Manfred, MLB Must Rid Baseball of Discrimination

During game three of the 2017 World Series, Houston Astros’ first baseman Yuli Gurriel made a racist gesture in the dugout after hitting a homerun off of Los Angeles Dodgers pitcher Yu Darvish, a native of Japan. The camera displayed Gurriel pulling his eyes back and mouthing the term “chinito” to a teammate, a slang term for “little Chinese boy.” Gurriel — who later apologized and tipped his helmet to Darvish in game seven of the series — didn’t face immediate punishment from the MLB, but eventually was suspended for the first five games of the 2018 baseball season and will have to undergo mandatory sensitivity training before playing again. While Gurriel should have been reprimanded more severely, the MLB’s resolution to penalize him for his racial insensitivity indicates that the organization takes racism and discrimination seriously, as emphasized by MLB Commissioner Rob Manfred’s public statement that “there is no excuse or explanation that makes that type of behavior acceptable.” Why then, does the MLB continue to allow publicizing, broadcasting, and profiting off of Chief Wahoo, the embarrassingly racist and parodied mascot of the Cleveland baseball team’s franchise?

If the MLB claims to take racial discrimination seriously, then it is long overdue to drop Wahoo. The logo, a caricature of a Native American face, is insensitive, dramatized, and has elicited major offense and controversy for years. The Indians organization has considered replacing the mascot multiple times in the past, but every proposal has been recalled.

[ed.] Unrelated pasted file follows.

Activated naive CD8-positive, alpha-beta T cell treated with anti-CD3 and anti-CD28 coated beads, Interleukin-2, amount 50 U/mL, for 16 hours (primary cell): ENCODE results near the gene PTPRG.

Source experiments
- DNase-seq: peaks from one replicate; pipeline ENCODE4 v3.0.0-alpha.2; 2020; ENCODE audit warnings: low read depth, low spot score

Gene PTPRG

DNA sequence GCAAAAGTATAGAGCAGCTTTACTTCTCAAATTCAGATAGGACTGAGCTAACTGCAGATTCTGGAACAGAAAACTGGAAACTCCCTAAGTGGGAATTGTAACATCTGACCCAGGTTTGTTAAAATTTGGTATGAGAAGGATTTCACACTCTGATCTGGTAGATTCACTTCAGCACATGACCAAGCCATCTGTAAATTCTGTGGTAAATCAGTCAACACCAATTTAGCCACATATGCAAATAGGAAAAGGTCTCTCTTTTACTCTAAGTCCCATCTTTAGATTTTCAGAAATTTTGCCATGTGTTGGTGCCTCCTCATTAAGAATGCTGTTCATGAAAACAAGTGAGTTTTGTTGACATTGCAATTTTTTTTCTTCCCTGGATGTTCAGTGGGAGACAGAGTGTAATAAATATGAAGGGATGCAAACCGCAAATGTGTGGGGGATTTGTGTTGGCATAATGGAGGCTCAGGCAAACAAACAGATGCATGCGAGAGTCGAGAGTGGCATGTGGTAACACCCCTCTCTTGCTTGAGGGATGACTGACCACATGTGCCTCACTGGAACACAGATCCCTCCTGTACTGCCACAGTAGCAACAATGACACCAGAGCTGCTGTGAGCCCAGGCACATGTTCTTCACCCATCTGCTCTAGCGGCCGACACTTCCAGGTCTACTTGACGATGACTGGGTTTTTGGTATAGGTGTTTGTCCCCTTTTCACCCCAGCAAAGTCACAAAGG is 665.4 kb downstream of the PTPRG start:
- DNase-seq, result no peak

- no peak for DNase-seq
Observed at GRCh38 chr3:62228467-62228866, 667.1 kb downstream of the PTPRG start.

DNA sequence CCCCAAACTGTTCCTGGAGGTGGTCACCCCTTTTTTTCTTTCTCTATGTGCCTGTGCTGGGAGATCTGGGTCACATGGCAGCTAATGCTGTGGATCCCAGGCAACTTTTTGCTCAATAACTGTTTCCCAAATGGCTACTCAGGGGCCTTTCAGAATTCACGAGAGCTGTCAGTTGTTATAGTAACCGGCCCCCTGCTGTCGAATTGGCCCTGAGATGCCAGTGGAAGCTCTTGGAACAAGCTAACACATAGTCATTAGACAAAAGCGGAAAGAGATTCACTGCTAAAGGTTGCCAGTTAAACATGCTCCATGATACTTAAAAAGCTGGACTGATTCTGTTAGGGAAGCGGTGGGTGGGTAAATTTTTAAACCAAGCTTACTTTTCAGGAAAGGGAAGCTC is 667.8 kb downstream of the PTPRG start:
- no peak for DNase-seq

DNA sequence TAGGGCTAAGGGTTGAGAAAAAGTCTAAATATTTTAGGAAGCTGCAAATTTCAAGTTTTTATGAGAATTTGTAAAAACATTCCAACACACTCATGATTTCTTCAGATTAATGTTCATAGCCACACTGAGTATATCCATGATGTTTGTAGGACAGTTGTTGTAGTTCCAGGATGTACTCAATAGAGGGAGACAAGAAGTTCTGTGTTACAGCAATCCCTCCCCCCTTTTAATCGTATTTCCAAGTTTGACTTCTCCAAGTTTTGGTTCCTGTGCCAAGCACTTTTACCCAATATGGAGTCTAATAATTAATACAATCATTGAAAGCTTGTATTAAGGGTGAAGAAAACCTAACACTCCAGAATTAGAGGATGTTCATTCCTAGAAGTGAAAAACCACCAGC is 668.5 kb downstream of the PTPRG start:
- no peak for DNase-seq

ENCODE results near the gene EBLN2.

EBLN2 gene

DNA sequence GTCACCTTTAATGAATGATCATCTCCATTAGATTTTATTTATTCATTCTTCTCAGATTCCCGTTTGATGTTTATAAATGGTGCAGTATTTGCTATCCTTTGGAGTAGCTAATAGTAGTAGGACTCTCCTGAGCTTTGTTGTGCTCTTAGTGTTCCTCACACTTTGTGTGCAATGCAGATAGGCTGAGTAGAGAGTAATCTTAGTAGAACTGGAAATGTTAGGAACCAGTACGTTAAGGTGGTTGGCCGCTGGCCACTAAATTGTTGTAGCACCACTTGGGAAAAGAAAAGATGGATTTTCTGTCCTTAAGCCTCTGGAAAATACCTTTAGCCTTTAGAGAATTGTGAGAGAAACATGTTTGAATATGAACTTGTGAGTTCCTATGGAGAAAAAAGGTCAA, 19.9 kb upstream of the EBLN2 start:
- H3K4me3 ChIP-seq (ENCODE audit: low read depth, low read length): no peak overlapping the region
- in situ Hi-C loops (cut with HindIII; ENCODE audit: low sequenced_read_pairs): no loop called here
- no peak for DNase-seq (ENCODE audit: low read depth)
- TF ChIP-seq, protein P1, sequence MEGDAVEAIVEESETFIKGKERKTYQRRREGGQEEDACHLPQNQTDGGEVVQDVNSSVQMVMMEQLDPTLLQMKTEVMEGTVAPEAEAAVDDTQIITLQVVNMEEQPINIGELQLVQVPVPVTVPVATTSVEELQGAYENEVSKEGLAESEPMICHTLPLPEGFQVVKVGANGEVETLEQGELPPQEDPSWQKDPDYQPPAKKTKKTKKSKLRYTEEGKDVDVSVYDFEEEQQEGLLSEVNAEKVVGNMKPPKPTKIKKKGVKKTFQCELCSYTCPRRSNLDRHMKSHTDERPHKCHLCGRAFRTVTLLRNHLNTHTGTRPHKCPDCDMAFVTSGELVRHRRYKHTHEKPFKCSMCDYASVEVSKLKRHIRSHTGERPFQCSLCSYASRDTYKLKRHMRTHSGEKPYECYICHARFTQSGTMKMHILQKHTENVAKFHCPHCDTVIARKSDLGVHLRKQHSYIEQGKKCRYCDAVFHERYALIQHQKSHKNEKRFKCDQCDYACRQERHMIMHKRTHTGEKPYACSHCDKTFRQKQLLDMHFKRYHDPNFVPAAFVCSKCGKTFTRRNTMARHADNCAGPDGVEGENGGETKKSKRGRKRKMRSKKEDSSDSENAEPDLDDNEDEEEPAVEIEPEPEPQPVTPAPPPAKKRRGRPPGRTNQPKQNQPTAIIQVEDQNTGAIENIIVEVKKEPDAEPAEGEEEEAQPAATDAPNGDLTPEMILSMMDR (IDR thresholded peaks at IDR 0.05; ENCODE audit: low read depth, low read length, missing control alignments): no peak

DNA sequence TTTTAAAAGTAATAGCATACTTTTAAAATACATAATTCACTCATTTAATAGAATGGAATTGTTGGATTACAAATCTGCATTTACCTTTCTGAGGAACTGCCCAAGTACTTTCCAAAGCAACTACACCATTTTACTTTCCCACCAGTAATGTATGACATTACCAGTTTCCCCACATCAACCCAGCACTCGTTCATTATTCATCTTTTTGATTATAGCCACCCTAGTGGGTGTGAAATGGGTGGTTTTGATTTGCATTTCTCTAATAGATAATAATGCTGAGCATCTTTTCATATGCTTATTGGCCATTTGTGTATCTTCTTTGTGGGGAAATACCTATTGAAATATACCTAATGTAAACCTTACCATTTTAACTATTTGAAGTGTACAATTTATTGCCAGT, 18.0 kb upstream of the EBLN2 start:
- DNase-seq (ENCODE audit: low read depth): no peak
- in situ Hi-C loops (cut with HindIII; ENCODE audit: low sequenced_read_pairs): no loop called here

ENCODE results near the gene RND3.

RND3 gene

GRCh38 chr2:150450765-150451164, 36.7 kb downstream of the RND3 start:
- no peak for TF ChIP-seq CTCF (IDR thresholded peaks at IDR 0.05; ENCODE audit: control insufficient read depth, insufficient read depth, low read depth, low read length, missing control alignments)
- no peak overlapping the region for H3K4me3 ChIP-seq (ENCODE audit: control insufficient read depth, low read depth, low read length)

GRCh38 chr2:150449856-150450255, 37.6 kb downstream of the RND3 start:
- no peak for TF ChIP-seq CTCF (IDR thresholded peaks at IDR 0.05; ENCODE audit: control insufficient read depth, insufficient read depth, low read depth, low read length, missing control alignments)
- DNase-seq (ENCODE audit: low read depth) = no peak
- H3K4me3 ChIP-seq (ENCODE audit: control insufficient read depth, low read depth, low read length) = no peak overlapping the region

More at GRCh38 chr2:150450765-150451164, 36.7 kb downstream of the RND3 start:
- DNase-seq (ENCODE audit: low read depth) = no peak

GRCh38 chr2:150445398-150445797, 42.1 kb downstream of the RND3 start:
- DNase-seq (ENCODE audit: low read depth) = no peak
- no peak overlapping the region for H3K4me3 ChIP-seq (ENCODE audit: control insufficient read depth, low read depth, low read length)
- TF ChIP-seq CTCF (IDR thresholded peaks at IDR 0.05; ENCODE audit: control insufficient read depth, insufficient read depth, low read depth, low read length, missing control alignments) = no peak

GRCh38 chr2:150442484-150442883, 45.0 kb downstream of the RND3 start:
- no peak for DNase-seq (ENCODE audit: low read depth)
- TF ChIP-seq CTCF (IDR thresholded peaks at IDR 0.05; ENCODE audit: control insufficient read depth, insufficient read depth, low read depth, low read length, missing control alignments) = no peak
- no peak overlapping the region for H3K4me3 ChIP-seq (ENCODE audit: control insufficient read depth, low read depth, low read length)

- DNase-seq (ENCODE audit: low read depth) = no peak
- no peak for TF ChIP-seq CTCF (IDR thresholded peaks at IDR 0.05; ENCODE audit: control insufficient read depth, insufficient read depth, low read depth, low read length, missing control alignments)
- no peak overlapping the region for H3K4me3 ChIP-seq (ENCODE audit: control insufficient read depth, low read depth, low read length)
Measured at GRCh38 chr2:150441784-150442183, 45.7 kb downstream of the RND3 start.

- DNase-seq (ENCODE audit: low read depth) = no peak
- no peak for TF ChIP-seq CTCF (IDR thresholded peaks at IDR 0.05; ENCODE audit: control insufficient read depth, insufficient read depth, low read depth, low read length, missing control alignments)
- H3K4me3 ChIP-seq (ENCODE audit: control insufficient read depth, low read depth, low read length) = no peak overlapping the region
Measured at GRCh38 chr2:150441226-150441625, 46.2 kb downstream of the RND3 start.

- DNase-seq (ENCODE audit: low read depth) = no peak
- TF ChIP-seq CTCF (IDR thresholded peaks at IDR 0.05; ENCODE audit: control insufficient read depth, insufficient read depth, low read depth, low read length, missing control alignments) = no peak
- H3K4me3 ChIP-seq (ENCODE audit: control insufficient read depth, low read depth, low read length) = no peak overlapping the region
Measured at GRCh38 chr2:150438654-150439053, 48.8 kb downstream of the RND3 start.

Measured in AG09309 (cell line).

Replacing a racist logo is by no means an unprecedented change — various colleges, universities, and professional sports teams in the past 50 years have exchanged or adjusted their mascots to reverse discrimination, such as Dartmouth College’s change from the Indians to the Big Green in 1974, Syracuse University’s removal of the “Saltine Warrior” in 1978, and the Toronto Blue Jays Triple-A team’s replacement of “Chiefs” with “Skychiefs” in 1997.

The history of progress in organized sports is no mystery to the administrators of the Indians franchise, whose support of Chief Wahoo has gradually declined. However, in recent years as Cleveland has risen to the top tier of the MLB and continues striving for a World Series Championship, the team’s racially insensitive mascot has become increasingly burdensome. It has elicited protest from progressively-minded baseball fans, Native American associations, and social justice advocates. Commissioner Manfred, who publicly shared his “desire to transition away from the Chief Wahoo logo” in April, reportedly met with the Cleveland baseball team’s owner Paul Dolan various times in the past two years to discuss the future of the mascot, and has made clear his eagerness to see the logo disappear.

It is time for Dolan, Manfred, and the rest of MLB officials to do away with complaints from fans and exercise consistency with their treatment of racial insensitivity by scrapping the racist mascot that has offended countless people and communities and tainted the organization’s reputation for years. They cannot just fight individual instances of discrimination; they must rise to the challenge of undoing racist traditions embedded in entire franchises and remove Wahoo for good.